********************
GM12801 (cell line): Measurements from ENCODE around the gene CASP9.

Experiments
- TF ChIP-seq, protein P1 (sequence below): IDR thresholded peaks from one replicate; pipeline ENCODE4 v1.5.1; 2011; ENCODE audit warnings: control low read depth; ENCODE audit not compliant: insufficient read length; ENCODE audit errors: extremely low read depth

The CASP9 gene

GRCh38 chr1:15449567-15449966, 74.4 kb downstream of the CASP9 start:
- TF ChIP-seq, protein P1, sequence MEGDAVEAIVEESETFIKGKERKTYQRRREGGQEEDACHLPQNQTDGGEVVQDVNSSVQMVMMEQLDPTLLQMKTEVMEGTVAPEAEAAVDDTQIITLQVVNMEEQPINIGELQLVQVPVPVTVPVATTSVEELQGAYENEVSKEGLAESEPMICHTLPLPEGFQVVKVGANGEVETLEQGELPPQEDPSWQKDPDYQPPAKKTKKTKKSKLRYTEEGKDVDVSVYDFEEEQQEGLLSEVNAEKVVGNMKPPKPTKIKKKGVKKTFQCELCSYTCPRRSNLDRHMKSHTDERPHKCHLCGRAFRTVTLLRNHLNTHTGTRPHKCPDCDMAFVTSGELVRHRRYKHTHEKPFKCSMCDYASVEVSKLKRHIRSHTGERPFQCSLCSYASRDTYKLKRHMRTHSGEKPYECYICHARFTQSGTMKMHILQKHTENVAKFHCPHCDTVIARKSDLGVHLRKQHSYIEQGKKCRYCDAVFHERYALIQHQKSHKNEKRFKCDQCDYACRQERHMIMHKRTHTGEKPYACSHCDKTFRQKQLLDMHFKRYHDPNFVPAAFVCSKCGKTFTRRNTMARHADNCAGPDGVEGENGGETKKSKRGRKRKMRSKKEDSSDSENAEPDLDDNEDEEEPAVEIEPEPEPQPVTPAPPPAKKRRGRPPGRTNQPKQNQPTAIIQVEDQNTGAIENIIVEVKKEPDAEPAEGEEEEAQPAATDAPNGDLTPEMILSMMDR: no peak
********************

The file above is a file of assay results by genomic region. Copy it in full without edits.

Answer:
GM12801 (cell line): Measurements from ENCODE around the gene CASP9.

Experiments
- TF ChIP-seq, protein P1 (sequence below): IDR thresholded peaks from one replicate; pipeline ENCODE4 v1.5.1; 2011; ENCODE audit warnings: control low read depth; ENCODE audit not compliant: insufficient read length; ENCODE audit errors: extremely low read depth

The CASP9 gene

GRCh38 chr1:15449567-15449966, 74.4 kb downstream of the CASP9 start:
- TF ChIP-seq, protein P1, sequence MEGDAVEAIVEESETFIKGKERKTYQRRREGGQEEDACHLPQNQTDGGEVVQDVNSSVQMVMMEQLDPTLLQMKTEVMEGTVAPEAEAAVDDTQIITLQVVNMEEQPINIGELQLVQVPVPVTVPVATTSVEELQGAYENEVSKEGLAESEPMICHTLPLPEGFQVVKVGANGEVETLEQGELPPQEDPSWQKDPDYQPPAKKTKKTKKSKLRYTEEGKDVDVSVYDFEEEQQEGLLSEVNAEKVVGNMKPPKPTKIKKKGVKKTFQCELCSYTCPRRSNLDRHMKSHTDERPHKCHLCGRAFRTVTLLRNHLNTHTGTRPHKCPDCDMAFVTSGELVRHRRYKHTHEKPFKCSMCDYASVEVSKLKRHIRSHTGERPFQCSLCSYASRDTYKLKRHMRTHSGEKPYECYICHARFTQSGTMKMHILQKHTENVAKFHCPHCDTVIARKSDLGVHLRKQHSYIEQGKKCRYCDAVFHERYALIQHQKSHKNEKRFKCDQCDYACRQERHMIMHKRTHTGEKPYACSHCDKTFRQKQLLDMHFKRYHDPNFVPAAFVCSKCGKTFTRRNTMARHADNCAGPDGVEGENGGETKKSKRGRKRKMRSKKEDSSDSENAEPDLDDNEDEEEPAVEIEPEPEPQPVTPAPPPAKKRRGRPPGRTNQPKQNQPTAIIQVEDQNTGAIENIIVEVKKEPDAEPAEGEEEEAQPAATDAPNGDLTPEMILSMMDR: no peak